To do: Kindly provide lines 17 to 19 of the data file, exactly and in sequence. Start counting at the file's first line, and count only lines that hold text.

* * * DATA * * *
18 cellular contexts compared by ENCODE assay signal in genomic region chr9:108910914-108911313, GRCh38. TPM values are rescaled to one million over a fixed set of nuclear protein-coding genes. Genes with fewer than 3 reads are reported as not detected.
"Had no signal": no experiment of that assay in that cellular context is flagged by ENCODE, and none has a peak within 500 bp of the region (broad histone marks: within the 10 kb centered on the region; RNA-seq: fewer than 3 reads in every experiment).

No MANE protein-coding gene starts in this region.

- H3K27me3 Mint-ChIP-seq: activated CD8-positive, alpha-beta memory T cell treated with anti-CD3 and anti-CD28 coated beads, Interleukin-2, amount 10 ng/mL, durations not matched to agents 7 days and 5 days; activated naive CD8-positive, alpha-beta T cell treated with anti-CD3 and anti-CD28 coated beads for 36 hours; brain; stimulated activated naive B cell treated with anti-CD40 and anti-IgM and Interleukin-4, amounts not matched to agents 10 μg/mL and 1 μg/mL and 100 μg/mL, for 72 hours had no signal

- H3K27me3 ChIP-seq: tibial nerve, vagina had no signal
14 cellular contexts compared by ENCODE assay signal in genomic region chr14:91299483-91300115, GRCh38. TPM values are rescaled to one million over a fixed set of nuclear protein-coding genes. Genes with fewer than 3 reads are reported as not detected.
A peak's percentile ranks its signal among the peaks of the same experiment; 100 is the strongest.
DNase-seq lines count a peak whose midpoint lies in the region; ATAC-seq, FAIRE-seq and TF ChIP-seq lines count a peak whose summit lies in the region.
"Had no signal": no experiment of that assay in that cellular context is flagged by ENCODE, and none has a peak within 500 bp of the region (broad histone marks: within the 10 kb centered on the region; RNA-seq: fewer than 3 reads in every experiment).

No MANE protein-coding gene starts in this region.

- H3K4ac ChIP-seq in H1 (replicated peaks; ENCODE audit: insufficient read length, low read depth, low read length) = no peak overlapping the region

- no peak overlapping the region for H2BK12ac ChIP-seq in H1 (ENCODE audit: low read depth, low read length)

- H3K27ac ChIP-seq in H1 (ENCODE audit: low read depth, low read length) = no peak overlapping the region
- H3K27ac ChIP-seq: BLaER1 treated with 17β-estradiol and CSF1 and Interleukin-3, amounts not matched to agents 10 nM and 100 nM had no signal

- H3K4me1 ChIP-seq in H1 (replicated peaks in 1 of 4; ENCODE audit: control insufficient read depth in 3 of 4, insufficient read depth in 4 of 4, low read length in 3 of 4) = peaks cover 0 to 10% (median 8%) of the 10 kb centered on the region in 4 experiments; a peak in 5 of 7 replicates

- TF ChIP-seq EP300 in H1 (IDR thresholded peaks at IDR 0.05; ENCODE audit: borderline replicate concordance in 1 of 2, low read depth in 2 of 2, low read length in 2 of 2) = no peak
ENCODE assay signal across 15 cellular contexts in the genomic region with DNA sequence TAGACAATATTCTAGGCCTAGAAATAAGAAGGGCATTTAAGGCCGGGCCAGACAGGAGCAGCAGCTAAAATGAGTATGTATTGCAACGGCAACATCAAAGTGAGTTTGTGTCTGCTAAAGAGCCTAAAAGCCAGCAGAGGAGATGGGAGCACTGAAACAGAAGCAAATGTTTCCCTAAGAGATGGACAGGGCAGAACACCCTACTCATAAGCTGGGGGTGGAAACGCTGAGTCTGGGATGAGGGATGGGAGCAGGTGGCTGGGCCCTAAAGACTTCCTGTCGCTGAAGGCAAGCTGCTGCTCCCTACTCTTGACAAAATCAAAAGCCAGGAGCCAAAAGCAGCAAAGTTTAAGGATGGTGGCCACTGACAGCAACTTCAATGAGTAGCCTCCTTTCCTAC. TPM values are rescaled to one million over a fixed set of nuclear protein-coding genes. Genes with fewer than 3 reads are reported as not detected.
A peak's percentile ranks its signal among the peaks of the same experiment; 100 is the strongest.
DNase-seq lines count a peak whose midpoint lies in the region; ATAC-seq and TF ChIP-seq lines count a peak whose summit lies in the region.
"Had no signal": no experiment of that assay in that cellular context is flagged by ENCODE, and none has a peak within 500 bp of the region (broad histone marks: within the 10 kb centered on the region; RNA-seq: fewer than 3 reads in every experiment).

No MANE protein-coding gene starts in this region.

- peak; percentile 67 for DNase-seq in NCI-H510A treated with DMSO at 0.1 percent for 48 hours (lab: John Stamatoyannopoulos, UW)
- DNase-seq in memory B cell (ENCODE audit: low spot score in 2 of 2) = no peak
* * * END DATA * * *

ENCODE assay signal across 15 cellular contexts in the genomic region with DNA sequence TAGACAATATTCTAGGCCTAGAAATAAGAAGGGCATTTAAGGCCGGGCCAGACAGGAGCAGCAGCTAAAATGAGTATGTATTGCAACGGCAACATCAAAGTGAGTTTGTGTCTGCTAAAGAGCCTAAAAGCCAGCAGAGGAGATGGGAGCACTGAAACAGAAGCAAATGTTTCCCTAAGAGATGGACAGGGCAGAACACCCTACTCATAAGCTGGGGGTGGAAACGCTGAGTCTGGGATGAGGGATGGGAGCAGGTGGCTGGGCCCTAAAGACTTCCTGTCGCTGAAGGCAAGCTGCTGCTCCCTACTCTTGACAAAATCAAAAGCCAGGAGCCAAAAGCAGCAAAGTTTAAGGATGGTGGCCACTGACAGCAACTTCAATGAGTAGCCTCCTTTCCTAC. TPM values are rescaled to one million over a fixed set of nuclear protein-coding genes. Genes with fewer than 3 reads are reported as not detected.
A peak's percentile ranks its signal among the peaks of the same experiment; 100 is the strongest.
DNase-seq lines count a peak whose midpoint lies in the region; ATAC-seq and TF ChIP-seq lines count a peak whose summit lies in the region.